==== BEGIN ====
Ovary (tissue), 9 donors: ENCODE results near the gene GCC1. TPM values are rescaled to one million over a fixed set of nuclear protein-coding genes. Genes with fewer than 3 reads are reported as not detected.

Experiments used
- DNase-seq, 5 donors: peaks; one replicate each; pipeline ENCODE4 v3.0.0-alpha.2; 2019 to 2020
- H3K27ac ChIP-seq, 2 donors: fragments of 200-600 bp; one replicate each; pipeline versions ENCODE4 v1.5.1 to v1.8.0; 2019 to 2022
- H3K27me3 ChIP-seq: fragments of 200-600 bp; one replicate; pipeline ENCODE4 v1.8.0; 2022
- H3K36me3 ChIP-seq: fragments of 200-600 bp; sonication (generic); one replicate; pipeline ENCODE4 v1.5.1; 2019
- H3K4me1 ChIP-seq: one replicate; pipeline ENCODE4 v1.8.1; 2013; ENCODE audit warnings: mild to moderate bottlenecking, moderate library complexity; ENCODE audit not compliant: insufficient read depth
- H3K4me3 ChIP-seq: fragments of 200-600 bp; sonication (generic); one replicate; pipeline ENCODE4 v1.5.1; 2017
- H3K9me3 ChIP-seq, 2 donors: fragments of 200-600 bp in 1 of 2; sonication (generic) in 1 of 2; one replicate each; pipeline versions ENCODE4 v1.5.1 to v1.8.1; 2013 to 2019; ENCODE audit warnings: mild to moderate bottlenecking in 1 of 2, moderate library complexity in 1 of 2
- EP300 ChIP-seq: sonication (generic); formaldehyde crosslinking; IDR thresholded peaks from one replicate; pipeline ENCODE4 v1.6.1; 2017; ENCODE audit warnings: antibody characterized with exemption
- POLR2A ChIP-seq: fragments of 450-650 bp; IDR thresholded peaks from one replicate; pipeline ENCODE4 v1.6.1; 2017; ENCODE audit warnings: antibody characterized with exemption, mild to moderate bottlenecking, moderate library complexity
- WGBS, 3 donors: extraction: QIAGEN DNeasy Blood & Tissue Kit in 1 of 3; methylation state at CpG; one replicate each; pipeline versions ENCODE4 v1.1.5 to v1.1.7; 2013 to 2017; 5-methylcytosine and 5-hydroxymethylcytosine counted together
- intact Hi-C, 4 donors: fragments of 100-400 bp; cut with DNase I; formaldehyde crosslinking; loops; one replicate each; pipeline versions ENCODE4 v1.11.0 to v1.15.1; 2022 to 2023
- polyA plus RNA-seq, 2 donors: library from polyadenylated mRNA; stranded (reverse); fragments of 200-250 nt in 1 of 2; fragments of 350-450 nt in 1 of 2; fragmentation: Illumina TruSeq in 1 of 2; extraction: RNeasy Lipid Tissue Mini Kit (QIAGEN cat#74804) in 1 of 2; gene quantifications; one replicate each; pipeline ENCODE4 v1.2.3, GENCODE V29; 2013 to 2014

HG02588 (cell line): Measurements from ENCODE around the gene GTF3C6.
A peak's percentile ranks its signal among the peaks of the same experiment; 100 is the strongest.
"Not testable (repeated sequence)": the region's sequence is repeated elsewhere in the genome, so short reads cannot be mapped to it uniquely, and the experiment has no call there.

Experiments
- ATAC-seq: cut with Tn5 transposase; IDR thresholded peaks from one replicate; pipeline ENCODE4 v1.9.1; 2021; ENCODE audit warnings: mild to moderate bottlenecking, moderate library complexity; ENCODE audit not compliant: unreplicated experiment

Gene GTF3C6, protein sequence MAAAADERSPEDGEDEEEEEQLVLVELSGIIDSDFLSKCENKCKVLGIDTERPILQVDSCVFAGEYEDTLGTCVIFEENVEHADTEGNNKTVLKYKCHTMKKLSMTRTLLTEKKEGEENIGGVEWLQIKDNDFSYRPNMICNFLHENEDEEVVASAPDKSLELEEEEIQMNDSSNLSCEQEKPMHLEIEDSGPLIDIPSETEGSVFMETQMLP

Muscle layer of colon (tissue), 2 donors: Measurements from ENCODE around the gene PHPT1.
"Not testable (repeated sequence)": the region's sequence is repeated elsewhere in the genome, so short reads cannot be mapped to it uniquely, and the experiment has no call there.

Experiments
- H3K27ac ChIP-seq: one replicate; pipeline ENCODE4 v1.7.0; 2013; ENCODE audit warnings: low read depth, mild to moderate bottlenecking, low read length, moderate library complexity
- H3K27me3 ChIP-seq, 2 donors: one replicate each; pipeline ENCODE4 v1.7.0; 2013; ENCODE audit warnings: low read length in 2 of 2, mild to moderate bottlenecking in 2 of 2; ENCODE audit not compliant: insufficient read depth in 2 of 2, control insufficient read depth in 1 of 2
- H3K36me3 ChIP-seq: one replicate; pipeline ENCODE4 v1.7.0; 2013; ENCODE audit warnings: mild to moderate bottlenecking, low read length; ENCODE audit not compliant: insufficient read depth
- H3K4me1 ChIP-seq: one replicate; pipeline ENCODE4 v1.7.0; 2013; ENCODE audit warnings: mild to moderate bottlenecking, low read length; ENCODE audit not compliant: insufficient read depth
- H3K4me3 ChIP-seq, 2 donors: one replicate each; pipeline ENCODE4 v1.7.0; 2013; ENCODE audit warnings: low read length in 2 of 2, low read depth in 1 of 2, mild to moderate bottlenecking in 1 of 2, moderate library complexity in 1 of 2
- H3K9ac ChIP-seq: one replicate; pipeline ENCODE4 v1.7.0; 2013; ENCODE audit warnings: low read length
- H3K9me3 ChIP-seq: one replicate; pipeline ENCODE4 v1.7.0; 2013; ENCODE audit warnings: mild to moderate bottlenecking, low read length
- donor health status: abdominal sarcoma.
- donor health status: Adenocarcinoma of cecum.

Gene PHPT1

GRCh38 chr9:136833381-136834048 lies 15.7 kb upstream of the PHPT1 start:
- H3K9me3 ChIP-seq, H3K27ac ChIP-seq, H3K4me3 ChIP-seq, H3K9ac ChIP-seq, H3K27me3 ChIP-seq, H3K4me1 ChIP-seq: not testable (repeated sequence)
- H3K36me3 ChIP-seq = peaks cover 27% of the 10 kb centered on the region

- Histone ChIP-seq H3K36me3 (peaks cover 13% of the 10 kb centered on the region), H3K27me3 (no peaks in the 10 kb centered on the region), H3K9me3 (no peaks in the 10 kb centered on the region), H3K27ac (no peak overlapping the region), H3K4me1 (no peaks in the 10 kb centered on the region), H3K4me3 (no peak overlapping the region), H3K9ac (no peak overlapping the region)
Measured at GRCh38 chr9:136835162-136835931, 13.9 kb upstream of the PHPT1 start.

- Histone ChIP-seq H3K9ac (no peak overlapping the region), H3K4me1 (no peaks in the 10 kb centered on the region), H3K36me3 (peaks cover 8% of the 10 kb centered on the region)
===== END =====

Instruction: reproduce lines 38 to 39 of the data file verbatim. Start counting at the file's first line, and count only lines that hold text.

Measured at GRCh38 chr9:136835162-136835931, 13.9 kb upstream of the PHPT1 start.

- Histone ChIP-seq H3K9ac (no peak overlapping the region), H3K4me1 (no peaks in the 10 kb centered on the region), H3K36me3 (peaks cover 8% of the 10 kb centered on the region)